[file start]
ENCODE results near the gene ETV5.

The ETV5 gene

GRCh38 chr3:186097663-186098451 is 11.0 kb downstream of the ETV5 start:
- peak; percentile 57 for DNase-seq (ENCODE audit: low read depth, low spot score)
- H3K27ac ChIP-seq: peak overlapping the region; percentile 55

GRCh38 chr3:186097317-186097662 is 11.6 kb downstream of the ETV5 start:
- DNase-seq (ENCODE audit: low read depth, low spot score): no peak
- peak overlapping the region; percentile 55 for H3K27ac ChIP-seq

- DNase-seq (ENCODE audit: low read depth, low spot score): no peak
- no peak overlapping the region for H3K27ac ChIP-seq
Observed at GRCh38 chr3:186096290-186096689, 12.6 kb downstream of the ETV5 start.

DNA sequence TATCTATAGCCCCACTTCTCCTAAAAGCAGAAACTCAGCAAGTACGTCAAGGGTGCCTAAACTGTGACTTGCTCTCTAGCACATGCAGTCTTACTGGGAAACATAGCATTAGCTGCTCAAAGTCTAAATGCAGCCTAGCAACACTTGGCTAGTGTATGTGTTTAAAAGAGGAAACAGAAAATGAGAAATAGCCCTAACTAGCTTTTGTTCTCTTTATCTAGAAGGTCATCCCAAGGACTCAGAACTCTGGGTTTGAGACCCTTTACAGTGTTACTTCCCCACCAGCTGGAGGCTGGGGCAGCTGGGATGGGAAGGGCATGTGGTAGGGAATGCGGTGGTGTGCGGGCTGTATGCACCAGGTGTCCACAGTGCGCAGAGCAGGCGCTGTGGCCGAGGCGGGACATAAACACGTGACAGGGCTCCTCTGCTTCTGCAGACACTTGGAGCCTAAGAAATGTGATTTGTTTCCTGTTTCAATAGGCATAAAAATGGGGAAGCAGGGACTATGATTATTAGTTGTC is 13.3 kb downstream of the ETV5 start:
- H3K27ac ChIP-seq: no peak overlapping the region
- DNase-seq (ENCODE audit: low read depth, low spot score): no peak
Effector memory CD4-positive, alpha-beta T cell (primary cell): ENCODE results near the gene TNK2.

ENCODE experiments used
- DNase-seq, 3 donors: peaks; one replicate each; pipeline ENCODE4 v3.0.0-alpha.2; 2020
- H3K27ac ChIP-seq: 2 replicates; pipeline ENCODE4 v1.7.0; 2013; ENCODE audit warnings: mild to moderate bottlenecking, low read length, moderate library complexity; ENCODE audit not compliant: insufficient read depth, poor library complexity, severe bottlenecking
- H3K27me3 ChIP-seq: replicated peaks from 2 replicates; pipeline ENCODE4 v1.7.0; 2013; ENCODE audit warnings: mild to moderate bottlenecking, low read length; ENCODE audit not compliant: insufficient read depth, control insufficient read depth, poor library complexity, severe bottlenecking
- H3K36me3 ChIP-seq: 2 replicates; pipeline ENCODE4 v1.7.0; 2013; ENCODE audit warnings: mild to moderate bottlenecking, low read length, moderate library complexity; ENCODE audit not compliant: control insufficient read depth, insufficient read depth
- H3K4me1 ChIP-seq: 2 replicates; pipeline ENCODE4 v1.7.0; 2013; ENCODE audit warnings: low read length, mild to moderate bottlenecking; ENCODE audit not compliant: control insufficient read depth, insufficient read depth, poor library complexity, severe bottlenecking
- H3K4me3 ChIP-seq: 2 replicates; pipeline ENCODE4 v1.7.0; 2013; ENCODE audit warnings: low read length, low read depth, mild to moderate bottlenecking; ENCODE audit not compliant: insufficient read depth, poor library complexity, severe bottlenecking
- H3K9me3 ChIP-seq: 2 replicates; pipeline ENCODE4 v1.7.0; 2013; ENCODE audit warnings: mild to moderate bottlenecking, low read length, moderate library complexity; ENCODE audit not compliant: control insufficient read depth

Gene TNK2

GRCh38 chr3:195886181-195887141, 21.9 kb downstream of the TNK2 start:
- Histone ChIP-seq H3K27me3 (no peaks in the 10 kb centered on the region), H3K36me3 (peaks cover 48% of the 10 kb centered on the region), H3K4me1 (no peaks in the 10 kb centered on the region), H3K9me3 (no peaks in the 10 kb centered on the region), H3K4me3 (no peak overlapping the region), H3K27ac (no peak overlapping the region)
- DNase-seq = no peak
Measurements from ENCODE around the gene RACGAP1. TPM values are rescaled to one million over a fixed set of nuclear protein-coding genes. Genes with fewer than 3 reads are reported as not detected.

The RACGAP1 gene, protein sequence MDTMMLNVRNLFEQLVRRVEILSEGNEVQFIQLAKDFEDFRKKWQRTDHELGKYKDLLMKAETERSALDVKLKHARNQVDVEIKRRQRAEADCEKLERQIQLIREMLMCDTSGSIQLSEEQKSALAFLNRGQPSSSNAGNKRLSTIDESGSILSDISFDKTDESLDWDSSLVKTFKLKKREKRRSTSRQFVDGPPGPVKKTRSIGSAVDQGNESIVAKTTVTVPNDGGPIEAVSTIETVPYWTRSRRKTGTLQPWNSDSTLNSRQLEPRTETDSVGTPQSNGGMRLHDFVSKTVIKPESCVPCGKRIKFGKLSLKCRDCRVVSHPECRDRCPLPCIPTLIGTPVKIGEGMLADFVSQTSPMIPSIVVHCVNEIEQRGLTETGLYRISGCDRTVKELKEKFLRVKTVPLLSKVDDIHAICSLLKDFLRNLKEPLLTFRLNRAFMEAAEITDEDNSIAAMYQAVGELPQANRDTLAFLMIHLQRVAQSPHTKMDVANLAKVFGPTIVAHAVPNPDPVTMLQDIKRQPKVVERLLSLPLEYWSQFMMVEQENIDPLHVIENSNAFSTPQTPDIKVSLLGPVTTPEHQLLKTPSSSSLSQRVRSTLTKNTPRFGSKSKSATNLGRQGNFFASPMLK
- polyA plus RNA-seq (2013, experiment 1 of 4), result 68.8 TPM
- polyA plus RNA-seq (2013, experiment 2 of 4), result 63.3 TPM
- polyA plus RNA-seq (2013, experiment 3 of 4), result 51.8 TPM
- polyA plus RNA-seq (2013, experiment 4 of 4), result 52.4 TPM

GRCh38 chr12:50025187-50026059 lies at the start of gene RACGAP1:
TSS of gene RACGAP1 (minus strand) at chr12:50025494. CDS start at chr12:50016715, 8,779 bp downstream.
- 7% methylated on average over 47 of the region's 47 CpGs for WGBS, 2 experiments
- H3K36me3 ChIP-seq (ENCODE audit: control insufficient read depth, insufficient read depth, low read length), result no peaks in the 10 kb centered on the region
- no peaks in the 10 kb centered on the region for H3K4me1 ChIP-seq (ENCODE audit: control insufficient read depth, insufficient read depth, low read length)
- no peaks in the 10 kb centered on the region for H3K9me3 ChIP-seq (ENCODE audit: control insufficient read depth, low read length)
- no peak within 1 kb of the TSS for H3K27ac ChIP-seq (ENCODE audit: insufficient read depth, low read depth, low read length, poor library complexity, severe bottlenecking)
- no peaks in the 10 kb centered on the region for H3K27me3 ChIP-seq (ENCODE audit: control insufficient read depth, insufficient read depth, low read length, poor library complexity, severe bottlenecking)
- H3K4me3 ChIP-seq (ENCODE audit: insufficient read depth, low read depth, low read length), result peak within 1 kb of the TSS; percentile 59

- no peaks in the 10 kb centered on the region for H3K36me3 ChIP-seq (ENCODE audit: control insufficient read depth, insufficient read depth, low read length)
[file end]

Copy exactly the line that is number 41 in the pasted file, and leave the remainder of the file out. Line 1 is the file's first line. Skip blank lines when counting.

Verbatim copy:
- no peaks in the 10 kb centered on the region for H3K27me3 ChIP-seq (ENCODE audit: control insufficient read depth, insufficient read depth, low read length, poor library complexity, severe bottlenecking)